Swallowing hard, Mr. Sparks nodded. “Thanks, son.”
    “I’ve got to finish cleaning up.” And Austin rose, shoved the chair back under the table and returned to the sink for the dishcloth to wipe off the table. His life had been completely turned upside down once again. He didn’t know how his younger siblings would react to the news of their move, nor how his dad would enjoy working on the family ranch again.
    “Lord,” he prayed, “we really need Your help. I don’t know what these next few days are going to be like, but I don’t think it’ll be easy.”
    The hesitant way his dad spoke his name alerted Austin that there was more news. He looked over his shoulder. “Yeah?”
    “Would you tell the kids?”
    “Don’t you think you should?”
    Mr. Sparks let out his breath sharply. “I guess I should.” Then with shoulders stooped and hands shoved in his pockets, he headed outside to the backyard.
    “Ugh!” Austin groaned, rinsing the dishcloth and bracing himself for an outdoor explosion. Dad had never been very tactful when it came to announcements; it had always been Mom who paved the way and got everyone excited about whatever was going to happen. But Mom was gone.
    Loud voices suddenly filled the peaceful quiet of the morning. Drew’s high treble was easy to make out. “What? I can’t go now; I got baseball!”
    The excited voices of the twins filled the yard as Austin watched his younger brother race toward the house. He couldn’t tell if the girls were eager to go or upset, for he couldn’t see their faces from the window.
    The screen door slammed behind him and Austin turned. “Drew–”
    The boy rushed through the kitchen without a word and on to the bedroom the brothers shared. A few moments later he reappeared with his bag of baseball gear over his shoulder, a cap on his head, and a scowl on his face.
    “Where are you going?” Austin asked.
    “I got practice,” was the short answer before Drew stormed from the house and down the sidewalk in the direction of the park where his team practiced.
    “Yeah, you have practice,” Austin muttered, glancing at the clock, “in about an hour.” For a moment he debated whether to follow his brother or let him have some time to cool off first.
    The screen door slammed again and two pitiful faces appeared before him.
    “Austin,” Addy began, “Dad says we have to move to the ranch.”
    “But we don’t want to go,” LeaLea protested. “We won’t have any friends there.”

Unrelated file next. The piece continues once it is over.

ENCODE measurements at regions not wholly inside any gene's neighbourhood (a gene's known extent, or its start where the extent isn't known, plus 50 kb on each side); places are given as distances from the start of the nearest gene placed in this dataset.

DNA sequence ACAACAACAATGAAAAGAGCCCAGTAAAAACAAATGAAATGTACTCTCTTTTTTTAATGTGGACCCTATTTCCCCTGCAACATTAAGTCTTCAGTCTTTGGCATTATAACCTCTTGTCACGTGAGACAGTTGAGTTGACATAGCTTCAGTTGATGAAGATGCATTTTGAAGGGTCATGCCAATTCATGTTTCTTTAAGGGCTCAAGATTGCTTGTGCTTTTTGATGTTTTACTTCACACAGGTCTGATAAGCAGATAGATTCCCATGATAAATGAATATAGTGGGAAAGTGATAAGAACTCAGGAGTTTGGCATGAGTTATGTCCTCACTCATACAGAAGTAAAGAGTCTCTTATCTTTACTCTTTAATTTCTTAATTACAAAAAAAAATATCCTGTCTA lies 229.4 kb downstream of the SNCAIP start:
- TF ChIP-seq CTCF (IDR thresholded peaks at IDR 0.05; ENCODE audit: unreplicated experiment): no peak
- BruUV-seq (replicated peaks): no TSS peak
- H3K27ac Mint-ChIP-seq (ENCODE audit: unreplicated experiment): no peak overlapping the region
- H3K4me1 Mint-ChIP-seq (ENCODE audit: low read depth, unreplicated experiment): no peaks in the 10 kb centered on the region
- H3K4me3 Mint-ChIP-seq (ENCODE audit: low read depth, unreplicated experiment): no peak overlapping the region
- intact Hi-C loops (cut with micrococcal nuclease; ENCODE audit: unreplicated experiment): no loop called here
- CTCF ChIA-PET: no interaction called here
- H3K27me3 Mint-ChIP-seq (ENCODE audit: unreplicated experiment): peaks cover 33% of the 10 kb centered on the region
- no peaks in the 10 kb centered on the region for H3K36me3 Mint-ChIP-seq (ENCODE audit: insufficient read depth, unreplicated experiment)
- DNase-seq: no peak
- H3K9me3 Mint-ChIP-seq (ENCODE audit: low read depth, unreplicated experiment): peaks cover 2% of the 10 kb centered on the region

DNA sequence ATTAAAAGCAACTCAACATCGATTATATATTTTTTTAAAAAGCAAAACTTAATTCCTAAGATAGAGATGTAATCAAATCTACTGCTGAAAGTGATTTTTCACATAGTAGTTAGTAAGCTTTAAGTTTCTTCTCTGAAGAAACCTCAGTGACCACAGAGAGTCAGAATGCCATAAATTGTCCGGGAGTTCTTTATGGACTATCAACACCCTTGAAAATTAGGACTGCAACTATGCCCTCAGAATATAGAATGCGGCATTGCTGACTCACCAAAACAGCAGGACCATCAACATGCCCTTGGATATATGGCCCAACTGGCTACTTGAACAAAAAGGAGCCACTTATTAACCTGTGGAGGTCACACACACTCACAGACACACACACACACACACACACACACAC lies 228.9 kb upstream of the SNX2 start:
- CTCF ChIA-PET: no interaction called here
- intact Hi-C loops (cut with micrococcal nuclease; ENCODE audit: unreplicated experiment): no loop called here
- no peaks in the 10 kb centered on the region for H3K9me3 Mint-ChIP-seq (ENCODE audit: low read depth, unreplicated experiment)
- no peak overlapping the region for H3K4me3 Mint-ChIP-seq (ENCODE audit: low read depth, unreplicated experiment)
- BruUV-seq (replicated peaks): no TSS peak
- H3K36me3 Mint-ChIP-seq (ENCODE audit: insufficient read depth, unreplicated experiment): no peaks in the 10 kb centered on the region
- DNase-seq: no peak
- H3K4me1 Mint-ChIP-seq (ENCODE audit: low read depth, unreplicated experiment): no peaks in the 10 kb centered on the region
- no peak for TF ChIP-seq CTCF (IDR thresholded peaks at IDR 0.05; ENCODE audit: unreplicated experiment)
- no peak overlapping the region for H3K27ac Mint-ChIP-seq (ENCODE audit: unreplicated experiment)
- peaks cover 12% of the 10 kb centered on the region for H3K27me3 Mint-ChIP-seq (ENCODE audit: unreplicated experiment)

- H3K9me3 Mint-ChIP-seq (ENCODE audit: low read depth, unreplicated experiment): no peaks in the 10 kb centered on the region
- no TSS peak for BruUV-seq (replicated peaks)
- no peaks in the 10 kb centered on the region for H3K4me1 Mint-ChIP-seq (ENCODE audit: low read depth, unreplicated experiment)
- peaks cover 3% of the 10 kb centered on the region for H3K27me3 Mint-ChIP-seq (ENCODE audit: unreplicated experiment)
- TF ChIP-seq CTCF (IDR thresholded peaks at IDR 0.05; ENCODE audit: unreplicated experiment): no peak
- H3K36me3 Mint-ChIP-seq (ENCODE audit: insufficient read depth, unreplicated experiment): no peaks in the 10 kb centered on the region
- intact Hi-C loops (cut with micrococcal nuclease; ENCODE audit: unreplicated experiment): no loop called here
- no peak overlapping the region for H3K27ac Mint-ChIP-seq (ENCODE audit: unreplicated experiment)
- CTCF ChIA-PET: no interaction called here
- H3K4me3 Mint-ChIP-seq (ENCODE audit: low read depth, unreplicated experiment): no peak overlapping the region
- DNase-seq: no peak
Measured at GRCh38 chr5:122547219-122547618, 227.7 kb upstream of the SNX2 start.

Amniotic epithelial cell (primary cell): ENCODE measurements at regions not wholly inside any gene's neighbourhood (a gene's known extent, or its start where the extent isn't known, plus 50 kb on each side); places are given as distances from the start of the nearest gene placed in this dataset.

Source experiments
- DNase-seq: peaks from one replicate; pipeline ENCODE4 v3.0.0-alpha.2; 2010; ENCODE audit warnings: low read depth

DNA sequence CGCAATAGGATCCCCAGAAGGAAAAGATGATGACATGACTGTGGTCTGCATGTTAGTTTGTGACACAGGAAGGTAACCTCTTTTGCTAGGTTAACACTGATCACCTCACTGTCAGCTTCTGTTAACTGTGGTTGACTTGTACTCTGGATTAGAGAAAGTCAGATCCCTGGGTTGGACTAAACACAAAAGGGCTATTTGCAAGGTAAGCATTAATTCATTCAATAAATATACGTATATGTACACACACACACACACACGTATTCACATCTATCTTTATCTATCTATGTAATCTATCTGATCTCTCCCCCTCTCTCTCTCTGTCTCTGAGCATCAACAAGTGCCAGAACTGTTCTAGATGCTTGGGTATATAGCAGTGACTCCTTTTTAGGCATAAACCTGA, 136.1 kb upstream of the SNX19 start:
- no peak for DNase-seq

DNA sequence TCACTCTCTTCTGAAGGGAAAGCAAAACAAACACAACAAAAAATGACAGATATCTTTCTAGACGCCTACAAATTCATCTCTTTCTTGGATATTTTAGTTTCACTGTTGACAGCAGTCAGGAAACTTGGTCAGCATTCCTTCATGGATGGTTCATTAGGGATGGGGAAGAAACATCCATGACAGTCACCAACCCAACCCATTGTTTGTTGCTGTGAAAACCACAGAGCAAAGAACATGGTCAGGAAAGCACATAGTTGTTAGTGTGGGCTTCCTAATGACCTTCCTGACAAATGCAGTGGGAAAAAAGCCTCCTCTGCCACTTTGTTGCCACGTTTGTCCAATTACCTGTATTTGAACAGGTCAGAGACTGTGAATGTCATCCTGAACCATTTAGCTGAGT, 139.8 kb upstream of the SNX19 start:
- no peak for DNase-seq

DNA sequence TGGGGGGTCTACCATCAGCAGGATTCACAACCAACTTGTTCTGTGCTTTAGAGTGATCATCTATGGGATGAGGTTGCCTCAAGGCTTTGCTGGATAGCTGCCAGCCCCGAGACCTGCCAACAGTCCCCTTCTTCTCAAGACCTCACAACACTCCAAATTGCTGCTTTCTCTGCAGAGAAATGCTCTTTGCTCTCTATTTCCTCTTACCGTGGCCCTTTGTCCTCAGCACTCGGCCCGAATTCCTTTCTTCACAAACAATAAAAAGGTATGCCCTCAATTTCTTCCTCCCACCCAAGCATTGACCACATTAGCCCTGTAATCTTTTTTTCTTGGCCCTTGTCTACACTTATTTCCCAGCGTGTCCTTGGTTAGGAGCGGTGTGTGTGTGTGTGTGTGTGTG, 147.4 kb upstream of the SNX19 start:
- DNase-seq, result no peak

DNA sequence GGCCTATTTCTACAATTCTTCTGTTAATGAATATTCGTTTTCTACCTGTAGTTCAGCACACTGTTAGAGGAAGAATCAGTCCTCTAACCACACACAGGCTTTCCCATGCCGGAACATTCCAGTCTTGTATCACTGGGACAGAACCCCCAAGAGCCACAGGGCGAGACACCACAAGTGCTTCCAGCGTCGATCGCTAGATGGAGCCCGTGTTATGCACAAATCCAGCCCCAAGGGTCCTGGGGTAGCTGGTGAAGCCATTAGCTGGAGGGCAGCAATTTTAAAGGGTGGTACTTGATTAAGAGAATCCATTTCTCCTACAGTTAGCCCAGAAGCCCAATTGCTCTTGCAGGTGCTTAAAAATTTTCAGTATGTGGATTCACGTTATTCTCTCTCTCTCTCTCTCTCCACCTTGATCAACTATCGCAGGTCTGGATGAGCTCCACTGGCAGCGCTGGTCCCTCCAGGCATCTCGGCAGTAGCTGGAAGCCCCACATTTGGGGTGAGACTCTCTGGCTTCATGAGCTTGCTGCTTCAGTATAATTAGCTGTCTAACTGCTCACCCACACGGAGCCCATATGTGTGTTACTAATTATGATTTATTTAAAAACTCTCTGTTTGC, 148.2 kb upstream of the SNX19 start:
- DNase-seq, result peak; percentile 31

“Oh, come on, girls,” Austin said, sitting down and motioning them over. “You both love the ranch. And think of all the horse rides you’ll get to take. All your friends here are going to be jealous. And don’t forget we’ll get to see Grandma and Grandpa, and all our aunts and uncles and cousins. Did Dad say that Aunt Mimmie was coming next week?”
    The sad faces brightened a little at the mention of everyone’s favorite aunt. But they fell again when Addy remarked, “Dad says we’re going to stay in that old trailer. I’m not going to like that. Come on, LeaLea, let’s go see if Hannah can play.”
    Hannah was their next door neighbor, and the three girls had a play date nearly every Saturday morning at nine o’clock. Nodding at LeaLea’s questioning glance, Austin followed his sisters to the front door and watched until they were let into the neighbor’s house. Then he turned and looked about him.
    The living room walls were hung with framed photos of past years, books filled the shelves, and the end table held a stack of Taste of Home magazines. They were old, for Mom hadn’t had time to renew another subscription before– Blinking, Austin turned away. He wasn’t in a mood to face all the memories this small house held. With a shake of his head he headed outside to find his dad.
    Mr. Sparks sat on one of the outdoor chairs and stared vacantly before him. Austin paused a moment. “Hey, Dad,” he said at last, approaching the table and resting a foot on the seat of the other chair.
    Mr. Sparks looked up.
    “When did you say Aunt Mimmie was coming?”
    Austin nodded. That was probably good as he figured it was going to take them a long time to get everything packed up. Only they didn’t have a long time. “When do we have to be out of the house?”
    “The end of next week.”

Are you a tactful announcement maker?
Would you have felt like Drew or the twins?
Do you want the next part next week?